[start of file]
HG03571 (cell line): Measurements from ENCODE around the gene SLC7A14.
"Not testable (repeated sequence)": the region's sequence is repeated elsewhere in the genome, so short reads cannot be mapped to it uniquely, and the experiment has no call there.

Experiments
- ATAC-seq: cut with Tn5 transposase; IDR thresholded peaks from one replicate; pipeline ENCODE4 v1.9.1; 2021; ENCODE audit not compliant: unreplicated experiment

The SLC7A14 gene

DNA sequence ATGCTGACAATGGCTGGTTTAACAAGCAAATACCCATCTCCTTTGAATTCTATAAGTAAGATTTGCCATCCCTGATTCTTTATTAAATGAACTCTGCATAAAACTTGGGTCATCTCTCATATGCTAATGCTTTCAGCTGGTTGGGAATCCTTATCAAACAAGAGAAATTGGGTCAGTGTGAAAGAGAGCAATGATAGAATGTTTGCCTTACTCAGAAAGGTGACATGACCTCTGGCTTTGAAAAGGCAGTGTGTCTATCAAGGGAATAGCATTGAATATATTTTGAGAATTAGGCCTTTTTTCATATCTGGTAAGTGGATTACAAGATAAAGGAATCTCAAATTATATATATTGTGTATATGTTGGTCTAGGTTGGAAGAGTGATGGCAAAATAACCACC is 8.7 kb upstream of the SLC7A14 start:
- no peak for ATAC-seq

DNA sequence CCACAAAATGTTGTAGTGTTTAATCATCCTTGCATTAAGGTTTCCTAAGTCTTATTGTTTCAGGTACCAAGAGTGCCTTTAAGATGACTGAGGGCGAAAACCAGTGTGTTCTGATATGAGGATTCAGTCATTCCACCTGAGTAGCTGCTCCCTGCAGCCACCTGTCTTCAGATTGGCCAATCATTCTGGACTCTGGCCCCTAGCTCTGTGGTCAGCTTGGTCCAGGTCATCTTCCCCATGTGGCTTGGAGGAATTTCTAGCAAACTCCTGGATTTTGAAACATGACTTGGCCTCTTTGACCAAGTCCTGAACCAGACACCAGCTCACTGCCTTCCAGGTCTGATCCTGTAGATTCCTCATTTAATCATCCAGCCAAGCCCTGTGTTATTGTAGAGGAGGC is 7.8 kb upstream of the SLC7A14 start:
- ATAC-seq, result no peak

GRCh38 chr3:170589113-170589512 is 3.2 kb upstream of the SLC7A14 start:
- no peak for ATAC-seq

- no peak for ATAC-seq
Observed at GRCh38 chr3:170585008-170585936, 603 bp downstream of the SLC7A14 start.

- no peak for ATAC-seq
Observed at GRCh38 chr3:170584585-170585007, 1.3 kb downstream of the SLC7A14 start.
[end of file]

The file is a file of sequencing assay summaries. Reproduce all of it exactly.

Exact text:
HG03571 (cell line): Measurements from ENCODE around the gene SLC7A14.
"Not testable (repeated sequence)": the region's sequence is repeated elsewhere in the genome, so short reads cannot be mapped to it uniquely, and the experiment has no call there.

Experiments
- ATAC-seq: cut with Tn5 transposase; IDR thresholded peaks from one replicate; pipeline ENCODE4 v1.9.1; 2021; ENCODE audit not compliant: unreplicated experiment

The SLC7A14 gene

DNA sequence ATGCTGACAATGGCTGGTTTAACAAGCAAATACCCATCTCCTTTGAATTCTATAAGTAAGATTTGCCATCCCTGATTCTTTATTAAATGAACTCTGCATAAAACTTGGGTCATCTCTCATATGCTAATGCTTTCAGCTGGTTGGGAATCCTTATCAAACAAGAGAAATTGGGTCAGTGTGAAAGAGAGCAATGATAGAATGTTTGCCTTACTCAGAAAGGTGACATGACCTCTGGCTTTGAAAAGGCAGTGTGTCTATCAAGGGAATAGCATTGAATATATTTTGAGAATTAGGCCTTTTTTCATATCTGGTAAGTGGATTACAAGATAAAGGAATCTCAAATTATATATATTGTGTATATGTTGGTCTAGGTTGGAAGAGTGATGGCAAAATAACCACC is 8.7 kb upstream of the SLC7A14 start:
- no peak for ATAC-seq

DNA sequence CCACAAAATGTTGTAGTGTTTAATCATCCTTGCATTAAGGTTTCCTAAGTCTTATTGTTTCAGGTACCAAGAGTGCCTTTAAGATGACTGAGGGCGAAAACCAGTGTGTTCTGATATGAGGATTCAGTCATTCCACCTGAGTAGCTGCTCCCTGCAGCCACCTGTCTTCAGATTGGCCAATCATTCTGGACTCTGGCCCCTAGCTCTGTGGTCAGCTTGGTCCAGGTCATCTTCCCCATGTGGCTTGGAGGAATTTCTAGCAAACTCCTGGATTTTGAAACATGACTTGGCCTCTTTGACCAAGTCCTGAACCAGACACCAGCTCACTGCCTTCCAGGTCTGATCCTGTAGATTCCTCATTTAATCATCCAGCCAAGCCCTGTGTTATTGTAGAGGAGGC is 7.8 kb upstream of the SLC7A14 start:
- ATAC-seq, result no peak

GRCh38 chr3:170589113-170589512 is 3.2 kb upstream of the SLC7A14 start:
- no peak for ATAC-seq

- no peak for ATAC-seq
Observed at GRCh38 chr3:170585008-170585936, 603 bp downstream of the SLC7A14 start.

- no peak for ATAC-seq
Observed at GRCh38 chr3:170584585-170585007, 1.3 kb downstream of the SLC7A14 start.